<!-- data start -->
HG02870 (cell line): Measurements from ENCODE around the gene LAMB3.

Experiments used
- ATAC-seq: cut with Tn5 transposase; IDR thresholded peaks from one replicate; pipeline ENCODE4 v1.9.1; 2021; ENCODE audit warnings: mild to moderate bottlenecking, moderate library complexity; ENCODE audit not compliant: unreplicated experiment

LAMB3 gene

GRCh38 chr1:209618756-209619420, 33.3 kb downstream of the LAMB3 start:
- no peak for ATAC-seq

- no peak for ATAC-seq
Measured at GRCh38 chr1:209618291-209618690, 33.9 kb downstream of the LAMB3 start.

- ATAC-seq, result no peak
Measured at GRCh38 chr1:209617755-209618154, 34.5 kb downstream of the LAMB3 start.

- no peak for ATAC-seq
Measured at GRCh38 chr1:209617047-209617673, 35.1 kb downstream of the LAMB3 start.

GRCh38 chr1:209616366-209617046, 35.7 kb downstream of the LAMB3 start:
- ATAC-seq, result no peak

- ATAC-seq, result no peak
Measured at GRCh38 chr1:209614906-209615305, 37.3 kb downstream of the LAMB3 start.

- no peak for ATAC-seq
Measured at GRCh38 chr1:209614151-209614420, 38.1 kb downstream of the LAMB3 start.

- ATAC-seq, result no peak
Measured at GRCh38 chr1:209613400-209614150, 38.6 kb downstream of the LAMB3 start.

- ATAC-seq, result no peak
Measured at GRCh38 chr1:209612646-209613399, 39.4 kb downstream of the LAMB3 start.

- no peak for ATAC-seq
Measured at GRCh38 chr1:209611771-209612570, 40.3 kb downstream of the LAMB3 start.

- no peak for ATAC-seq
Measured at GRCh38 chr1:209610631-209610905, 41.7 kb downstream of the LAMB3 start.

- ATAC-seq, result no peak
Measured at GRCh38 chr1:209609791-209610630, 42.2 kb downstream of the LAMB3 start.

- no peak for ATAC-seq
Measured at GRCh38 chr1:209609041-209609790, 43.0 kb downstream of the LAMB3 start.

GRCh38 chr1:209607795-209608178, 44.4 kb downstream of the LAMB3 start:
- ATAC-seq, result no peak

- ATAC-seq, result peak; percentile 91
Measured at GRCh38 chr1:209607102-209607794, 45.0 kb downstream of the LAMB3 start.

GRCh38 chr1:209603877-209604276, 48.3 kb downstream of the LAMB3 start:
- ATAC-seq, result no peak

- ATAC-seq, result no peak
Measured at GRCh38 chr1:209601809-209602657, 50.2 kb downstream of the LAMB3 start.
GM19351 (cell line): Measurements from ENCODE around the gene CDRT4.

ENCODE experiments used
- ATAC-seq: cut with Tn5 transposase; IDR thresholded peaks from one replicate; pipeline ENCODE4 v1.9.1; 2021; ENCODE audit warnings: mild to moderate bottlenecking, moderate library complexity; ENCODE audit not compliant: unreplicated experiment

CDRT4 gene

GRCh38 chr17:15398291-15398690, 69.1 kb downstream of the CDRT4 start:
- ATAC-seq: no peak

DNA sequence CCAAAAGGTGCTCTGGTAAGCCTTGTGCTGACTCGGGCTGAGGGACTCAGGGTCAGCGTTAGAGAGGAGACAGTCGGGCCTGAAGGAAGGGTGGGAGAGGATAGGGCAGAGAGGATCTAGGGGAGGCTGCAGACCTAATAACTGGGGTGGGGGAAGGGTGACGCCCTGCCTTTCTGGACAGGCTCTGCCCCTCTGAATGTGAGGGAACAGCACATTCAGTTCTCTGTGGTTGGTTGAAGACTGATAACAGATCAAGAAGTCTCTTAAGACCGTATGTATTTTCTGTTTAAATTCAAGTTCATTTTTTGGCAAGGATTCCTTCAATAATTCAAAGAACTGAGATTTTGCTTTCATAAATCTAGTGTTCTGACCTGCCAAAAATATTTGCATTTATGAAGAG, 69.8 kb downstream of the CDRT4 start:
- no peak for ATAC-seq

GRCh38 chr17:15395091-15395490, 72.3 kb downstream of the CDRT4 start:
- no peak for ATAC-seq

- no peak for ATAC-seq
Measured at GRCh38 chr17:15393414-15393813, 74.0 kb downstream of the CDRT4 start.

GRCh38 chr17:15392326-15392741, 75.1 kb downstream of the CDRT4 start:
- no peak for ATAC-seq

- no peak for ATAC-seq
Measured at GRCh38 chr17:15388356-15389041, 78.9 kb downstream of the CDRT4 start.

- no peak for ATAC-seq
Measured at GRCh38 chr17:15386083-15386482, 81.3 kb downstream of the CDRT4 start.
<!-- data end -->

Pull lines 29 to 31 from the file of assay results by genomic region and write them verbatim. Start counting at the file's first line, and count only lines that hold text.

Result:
- no peak for ATAC-seq
Measured at GRCh38 chr1:209609041-209609790, 43.0 kb downstream of the LAMB3 start.

GRCh38 chr1:209607795-209608178, 44.4 kb downstream of the LAMB3 start: